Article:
People who hang around with me recognize that I’m obsessive. I can see the eyes rolling now, especially among those who have endured my editorial blue pencil. Hear the snarky comments—“No, really, who knew?”
Too true. Although a historian by trade, I edit for a living, and what spare time I have when neither working nor writing goes to the study of classical ballet, an art that aims for perfection (a special challenge given my age—which is, ahem, well past that of most ballerina wannabes). In the last few months I have also become the main editor and typesetter for Five Directions Press, so I have lots to obsess about.
Setting type is an obsessive’s dream job. No matter how many mistakes you correct, some always remain to be discovered. But I have typeset long enough that I feel pretty confident about page composition, something I cannot say about constructing covers. For starters, I am not an artist. I can move things around on a page, but draw? Forget it. Making a star in Illustrator stretches my skills to the limit. And Photoshop, until I encountered Robin Williams and John Tollett’s gift to the hapless, The Non-Designer’s Photoshop Book, headed the list of what I considered necessary evils—a program I suffered through on those occasions when someone sent me a photo or two to accompany an article and got out of as soon as I had checked the resolution and converted the photo to grayscale. But Five Directions Press is a small, indie writers’ cooperative. One member owns a graphic design business, but when it comes to book covers, each of us has to develop her own idea before we can work on it as a group. As a result, my Photoshop skills have improved a good deal in the last three months.
Of course, I could use CreateSpace’s Cover Creator or Folium Book Studio’s cover creation tool. And I do. But although many of the prefab templates and stock images are lovely, my obsessive self wants more control over placement, font, pictures, background, and the like. So I tend to create my covers in InDesign—using files massaged in Photoshop—then port the finished covers into the cover creation tools.
But even the best cover, tweaked to a fare-thee-well, requires at least one good image. Which brings up the question of copyright. There has been a bit of a fluff in the blogosphere since Roni Loren courageously posted her experience with accusations of copyright infringement regarding her blog (you can find that post here). Natalie Collins, among others, followed up with a copyright violation tutorial on her blog. Kristen Lamb has set up a free-use site on Flickr for her WANA (We Are Not Alone) authors. The whole discussion is proving highly educational.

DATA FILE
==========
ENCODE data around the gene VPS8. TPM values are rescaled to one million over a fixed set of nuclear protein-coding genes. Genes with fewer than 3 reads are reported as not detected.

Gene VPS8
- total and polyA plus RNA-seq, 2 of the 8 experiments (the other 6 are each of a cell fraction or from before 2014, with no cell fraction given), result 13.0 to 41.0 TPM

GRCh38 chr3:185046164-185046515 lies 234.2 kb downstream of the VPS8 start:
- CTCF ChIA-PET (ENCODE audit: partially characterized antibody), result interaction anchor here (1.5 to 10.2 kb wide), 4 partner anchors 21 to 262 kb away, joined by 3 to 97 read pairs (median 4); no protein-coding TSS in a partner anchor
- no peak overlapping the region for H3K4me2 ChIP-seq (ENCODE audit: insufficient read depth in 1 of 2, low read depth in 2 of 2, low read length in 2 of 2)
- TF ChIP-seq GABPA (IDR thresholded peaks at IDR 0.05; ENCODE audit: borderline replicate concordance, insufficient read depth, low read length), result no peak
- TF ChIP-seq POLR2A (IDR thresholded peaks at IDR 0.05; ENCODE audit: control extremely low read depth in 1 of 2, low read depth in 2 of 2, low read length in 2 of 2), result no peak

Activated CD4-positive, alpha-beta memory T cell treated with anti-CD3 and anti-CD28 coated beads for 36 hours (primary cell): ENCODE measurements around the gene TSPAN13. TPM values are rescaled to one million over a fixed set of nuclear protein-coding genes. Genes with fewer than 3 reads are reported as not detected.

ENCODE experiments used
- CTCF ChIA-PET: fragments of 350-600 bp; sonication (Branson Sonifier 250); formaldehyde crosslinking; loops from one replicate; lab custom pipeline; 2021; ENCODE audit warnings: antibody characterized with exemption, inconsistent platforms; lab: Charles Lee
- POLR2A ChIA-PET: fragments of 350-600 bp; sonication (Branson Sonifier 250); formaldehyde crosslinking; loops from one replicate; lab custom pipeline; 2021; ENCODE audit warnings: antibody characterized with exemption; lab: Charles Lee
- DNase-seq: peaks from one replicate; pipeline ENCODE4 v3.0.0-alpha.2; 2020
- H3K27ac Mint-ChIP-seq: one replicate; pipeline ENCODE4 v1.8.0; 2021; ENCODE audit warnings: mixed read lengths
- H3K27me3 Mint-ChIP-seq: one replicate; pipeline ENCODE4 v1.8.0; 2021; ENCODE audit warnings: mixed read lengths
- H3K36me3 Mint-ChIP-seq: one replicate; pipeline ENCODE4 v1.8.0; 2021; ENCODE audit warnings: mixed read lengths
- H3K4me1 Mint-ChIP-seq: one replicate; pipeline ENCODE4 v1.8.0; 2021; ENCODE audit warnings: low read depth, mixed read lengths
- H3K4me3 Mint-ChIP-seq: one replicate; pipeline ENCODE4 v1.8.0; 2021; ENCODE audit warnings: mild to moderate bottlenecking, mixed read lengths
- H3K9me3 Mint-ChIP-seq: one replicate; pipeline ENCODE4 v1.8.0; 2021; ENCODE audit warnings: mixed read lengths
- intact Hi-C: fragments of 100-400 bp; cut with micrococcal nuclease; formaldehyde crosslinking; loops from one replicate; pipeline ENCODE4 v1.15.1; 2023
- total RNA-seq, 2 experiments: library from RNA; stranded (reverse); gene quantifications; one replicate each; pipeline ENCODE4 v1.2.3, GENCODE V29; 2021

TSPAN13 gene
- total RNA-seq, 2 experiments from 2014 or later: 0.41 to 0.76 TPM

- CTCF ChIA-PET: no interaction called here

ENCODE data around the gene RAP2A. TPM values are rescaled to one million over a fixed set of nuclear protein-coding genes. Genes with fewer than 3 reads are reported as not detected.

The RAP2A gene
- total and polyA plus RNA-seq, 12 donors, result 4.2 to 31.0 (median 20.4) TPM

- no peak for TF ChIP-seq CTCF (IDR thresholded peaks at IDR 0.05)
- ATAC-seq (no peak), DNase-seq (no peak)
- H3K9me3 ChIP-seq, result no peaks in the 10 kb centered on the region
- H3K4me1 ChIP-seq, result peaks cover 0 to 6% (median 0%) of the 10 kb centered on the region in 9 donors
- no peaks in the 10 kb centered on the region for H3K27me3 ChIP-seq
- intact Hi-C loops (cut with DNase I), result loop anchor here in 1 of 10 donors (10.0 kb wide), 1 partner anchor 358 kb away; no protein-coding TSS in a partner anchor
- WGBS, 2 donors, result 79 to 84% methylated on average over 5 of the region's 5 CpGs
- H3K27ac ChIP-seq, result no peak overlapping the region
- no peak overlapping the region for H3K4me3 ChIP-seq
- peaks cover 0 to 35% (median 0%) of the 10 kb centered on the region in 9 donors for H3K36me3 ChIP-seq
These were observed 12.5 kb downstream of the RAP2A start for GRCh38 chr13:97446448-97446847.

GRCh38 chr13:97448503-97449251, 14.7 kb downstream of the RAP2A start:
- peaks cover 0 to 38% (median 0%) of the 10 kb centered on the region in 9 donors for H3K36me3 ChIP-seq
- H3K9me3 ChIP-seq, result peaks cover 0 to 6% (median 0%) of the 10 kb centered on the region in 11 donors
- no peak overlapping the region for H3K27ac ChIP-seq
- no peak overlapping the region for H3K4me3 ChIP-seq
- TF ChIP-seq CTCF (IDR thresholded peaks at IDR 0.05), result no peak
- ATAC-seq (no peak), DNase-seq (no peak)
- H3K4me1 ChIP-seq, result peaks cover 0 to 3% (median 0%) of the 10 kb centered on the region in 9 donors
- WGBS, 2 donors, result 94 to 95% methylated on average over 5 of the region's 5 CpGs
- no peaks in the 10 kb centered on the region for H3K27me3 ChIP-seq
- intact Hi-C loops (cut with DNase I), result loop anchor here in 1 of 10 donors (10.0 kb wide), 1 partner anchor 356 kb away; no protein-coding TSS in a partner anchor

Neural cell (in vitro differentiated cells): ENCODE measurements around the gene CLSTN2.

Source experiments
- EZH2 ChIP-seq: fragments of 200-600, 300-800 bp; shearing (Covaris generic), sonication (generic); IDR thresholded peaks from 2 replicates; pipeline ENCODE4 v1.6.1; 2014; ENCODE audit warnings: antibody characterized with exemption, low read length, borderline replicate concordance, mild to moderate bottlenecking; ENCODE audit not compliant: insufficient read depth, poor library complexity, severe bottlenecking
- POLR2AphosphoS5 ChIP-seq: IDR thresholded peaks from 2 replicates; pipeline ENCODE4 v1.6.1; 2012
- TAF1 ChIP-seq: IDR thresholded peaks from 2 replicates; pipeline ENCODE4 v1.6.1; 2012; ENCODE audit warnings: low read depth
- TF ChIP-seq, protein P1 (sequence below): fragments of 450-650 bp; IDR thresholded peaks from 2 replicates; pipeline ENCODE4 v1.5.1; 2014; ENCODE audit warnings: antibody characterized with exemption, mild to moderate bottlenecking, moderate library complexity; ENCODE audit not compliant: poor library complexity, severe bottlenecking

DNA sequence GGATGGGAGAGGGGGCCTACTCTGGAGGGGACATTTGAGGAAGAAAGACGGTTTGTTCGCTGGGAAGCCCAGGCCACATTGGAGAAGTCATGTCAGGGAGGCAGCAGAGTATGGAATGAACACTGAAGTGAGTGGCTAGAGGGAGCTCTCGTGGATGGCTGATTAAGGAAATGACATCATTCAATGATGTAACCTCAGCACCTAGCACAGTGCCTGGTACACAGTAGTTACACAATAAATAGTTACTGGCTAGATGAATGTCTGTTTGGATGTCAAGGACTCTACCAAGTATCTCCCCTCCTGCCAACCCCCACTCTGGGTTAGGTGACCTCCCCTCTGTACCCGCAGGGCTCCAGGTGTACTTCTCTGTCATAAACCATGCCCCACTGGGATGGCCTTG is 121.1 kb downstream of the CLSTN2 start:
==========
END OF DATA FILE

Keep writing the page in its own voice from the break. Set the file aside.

Unlike some of the people who commented on these posts, I knew that most of the images pulled up through a Google image search cannot be used on a cover, blog, or anywhere else without violating copyright. One of my own images, created for my Not Exactly Scarlet Pimpernel and used as a symbol on my website, is now floating around the Web and even appears on a cover on Amazon.com (I tried to complain, but the “report images” button didn’t include an option for “report copyright infringement”—are you listening, Amazon.com?). And although I had created a lovely cover for my forthcoming Golden Lynx, I felt uneasy about using it because I had included a film screenshot to represent my heroine. Film screenshots are considered fair use, so the cover might be okay. Still, I didn’t want to discover somewhere down the road that it was not.
So, out of fellow-feeling and a desire to do the right thing, I went out of my way to find images that were either public domain or Creative Commons and to observe the terms of the CC license. Following a link in Natalie’s blog post, I purchased a five-image package from Shutterstock and downloaded three shots of girls who resembled my mental image of my heroine, then settled on the one I liked most.
Yet despite all this care and effort, I almost blew it. Why? Because I had forgotten that the absolutely gorgeous shot of a Eurasian lynx that I would have sworn came from Wikimedia Commons actually did not—or if it did (I have it stashed in a folder labeled Public Domain Pics), the photographer has since removed it. Only a last-minute obsessive check revealed the mistake I had made. A Google search turned up the name of the original photographer—on a site I had never visited before—and another round of Photoshop editing produced a viable, if not quite so gorgeous, substitute.
All’s well that ends well, as they say. The Golden Lynx will go to press in late summer/early fall with properly credited, acceptable-use images. Yet there is a cautionary tale here: even photographs you feel certain are public domain or Creative Commons may not be. If you want to stay out of trouble, check before you download and keep a record of anything you intend to use, especially for commercial purposes. I certainly plan to do that from now on. Even if no one sues you, peace of mind is well worth $10 to Shutterstock or the equivalent. And you can bet I'll be monitoring the pictures I pin to Pinterest, too.
Because I wouldn’t want someone stealing my work. Would you?